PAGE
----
Pestilence in Medieval and Early Modern English Literature

Synopsis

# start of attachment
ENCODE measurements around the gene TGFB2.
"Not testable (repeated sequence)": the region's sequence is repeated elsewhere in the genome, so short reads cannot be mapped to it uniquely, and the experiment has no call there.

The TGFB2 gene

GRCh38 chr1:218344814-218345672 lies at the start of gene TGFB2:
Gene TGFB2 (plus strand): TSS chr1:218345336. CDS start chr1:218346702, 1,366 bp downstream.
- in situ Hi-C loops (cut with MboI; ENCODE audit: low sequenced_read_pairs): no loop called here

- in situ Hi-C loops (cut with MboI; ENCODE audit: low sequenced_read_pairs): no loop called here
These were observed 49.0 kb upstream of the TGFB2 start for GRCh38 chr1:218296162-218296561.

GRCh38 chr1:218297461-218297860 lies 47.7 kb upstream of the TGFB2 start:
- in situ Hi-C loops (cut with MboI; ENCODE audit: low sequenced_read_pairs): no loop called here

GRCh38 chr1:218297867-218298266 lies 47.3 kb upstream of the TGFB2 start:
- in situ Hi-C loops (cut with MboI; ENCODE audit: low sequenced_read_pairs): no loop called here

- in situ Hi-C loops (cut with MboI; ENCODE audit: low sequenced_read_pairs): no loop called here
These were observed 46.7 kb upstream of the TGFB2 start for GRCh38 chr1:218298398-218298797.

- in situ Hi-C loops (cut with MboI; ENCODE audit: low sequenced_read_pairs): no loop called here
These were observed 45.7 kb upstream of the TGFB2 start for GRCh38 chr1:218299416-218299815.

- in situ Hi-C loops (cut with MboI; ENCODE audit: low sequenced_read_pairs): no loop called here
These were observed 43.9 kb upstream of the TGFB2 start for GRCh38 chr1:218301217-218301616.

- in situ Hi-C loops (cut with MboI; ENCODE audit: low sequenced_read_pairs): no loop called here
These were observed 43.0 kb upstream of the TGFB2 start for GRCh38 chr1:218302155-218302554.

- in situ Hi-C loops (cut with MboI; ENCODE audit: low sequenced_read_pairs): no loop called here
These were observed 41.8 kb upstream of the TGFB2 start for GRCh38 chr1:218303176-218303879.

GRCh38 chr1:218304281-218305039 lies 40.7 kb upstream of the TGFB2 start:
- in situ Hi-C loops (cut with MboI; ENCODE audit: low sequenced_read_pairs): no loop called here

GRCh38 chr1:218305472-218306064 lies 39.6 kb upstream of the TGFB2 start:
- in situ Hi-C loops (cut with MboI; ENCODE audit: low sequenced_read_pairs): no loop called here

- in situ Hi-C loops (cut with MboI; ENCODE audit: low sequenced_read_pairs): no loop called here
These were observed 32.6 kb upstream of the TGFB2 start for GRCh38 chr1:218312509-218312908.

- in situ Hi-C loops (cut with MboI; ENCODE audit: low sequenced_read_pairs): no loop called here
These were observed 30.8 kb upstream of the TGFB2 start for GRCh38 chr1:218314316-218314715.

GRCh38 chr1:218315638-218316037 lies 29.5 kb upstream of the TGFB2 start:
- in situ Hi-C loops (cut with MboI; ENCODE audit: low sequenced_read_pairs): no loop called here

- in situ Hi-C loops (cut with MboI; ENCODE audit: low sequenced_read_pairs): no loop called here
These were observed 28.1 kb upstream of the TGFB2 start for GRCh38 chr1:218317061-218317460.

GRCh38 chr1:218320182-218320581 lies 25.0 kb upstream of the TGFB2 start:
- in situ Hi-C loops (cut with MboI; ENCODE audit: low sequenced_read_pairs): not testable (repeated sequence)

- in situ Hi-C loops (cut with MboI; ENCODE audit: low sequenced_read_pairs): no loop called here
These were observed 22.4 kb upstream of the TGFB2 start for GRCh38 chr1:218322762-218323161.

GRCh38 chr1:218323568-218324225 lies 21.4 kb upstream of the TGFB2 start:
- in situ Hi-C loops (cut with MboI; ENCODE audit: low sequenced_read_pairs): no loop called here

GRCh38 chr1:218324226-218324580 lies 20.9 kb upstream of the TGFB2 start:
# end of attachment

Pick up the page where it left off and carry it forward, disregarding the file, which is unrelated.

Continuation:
This book examines three diseases - leprosy, bubonic plague and syphillis - to show how doctors, priests and literary authors from the Middle Ages and through the Renaissance interpreted certain illnesses through a moral filter. Lacking knowledge about the transmission of contagious diseases, doctors and priests saw epidemic diseases as a punishment sent by God for human transgression. Accordingly, their job was to properly read sickness in relation to the sin. By examining different readings of specific illnesses, this book shows how the social construction of epidemic diseases formed a kind of narrative wherein man attempts to take the control of the disease out of God's hands by connecting epidermic diseases to the sins of carnality.